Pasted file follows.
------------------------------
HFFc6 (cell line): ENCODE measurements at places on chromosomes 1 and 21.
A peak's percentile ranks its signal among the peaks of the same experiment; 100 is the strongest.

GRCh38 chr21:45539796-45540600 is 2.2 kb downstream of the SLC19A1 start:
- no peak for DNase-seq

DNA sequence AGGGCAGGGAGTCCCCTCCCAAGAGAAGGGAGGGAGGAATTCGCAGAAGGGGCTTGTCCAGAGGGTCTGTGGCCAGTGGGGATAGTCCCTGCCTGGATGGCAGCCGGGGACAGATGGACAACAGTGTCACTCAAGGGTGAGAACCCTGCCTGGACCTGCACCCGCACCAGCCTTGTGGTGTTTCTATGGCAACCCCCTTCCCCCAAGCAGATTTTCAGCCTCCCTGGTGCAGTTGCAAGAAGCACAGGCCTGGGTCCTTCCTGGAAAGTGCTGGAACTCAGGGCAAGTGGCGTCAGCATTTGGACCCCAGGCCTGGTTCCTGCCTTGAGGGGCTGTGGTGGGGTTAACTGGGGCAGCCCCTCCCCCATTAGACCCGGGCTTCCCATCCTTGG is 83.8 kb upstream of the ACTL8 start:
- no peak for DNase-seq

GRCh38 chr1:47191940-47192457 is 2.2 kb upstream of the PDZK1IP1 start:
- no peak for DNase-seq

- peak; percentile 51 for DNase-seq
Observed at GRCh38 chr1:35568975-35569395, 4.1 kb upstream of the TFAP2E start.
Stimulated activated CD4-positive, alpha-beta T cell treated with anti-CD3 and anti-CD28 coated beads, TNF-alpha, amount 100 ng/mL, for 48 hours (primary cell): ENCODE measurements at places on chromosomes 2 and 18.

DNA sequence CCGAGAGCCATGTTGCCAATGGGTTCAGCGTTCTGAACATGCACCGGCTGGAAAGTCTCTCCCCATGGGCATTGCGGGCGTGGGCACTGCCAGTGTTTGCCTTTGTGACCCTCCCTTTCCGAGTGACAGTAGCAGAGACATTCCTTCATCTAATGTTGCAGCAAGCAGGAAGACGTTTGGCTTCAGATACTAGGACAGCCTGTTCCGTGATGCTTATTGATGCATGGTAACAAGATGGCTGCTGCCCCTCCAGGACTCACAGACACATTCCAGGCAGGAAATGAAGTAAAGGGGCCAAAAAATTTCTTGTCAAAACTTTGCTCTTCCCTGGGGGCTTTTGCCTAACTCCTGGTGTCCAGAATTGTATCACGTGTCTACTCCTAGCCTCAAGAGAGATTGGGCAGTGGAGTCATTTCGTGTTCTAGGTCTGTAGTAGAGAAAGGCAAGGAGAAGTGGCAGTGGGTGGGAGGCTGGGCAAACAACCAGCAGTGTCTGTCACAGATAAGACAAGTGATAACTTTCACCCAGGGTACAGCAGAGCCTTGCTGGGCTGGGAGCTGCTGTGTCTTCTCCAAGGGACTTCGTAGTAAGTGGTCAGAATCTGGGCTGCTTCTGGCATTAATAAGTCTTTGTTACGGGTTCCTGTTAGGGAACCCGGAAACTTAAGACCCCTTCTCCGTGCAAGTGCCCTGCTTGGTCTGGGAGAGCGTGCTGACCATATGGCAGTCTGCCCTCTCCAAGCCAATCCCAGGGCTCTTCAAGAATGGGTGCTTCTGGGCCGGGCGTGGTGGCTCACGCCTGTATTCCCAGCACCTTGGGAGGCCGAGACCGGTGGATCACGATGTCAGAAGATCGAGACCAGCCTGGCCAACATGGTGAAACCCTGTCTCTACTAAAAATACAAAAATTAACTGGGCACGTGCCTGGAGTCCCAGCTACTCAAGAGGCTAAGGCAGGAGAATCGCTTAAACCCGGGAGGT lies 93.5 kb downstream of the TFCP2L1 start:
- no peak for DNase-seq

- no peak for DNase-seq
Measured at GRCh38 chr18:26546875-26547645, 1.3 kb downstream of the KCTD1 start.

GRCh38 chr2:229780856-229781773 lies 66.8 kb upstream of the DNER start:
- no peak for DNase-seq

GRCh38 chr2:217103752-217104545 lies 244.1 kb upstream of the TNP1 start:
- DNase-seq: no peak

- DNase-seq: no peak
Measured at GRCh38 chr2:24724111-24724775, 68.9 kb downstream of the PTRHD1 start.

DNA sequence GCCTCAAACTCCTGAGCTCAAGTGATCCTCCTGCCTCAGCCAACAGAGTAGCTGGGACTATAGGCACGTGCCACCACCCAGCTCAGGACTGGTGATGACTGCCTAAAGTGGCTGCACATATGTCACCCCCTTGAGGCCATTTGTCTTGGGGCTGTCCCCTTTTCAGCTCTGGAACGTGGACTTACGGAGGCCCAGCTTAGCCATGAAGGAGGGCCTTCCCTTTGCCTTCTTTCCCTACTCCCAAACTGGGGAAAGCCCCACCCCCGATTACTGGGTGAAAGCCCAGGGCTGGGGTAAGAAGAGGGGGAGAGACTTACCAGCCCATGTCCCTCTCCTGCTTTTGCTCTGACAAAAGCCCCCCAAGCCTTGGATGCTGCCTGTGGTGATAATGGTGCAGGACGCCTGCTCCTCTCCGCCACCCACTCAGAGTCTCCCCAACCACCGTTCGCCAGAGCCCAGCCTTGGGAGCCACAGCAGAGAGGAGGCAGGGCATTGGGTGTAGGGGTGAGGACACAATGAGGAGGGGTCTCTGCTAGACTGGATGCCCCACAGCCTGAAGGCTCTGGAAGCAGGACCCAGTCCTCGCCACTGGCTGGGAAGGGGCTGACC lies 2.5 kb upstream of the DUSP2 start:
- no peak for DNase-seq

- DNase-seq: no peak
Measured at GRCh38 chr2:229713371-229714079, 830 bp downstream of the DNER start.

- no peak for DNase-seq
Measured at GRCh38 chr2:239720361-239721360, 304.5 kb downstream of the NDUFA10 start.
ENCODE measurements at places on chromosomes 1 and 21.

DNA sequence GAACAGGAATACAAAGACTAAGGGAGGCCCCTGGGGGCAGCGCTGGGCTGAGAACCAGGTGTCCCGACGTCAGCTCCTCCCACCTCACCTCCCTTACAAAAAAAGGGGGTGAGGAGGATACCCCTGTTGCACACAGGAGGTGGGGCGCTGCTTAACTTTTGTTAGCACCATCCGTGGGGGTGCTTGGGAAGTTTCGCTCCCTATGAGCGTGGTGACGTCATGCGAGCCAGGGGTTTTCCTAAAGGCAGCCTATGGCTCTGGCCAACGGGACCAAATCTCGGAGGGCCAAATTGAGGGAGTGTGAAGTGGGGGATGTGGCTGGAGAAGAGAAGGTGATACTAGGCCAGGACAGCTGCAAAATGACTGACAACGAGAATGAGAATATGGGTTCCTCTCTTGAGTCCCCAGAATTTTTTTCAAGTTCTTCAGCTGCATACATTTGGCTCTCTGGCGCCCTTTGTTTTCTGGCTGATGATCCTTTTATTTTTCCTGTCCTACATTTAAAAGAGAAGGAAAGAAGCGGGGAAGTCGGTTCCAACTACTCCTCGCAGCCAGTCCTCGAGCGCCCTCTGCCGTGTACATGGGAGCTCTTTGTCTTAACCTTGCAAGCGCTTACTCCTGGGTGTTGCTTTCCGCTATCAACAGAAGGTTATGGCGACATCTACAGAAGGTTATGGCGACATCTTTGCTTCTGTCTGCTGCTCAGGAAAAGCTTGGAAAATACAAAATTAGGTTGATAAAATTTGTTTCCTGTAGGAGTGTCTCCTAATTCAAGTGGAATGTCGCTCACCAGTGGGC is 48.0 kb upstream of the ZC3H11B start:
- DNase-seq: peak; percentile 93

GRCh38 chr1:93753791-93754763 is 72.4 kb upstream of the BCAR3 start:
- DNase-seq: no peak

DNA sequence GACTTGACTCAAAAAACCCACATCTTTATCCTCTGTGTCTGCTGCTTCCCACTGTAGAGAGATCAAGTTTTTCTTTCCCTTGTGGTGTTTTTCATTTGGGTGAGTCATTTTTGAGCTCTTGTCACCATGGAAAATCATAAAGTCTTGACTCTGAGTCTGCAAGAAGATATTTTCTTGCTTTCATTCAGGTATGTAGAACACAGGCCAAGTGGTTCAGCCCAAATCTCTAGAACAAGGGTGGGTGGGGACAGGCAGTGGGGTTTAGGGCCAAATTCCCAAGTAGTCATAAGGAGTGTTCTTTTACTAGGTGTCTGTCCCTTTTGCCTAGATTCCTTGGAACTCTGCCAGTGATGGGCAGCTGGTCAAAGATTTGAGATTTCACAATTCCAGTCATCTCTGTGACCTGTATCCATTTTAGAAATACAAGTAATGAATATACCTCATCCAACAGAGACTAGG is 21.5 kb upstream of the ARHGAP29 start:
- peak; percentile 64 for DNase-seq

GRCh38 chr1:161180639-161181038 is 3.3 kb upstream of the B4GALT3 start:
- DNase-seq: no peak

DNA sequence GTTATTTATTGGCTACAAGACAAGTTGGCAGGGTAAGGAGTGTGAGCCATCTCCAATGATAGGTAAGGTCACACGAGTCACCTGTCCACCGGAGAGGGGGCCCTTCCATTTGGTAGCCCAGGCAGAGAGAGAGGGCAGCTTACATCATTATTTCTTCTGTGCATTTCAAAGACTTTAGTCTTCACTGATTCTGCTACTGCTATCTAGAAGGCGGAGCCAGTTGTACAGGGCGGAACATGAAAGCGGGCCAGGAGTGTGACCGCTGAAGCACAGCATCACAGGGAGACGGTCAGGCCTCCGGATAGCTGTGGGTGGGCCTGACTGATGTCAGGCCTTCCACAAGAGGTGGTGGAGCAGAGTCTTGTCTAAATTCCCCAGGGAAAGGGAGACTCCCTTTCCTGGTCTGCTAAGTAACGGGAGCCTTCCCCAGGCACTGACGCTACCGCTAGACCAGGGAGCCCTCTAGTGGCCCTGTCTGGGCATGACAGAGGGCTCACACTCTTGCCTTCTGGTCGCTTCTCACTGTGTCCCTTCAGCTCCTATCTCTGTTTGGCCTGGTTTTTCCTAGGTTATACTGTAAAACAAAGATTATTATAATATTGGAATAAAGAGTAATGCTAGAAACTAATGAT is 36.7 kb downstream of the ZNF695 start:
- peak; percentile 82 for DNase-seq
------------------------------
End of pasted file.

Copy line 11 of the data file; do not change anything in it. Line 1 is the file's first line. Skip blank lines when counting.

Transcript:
Stimulated activated CD4-positive, alpha-beta T cell treated with anti-CD3 and anti-CD28 coated beads, TNF-alpha, amount 100 ng/mL, for 48 hours (primary cell): ENCODE measurements at places on chromosomes 2 and 18.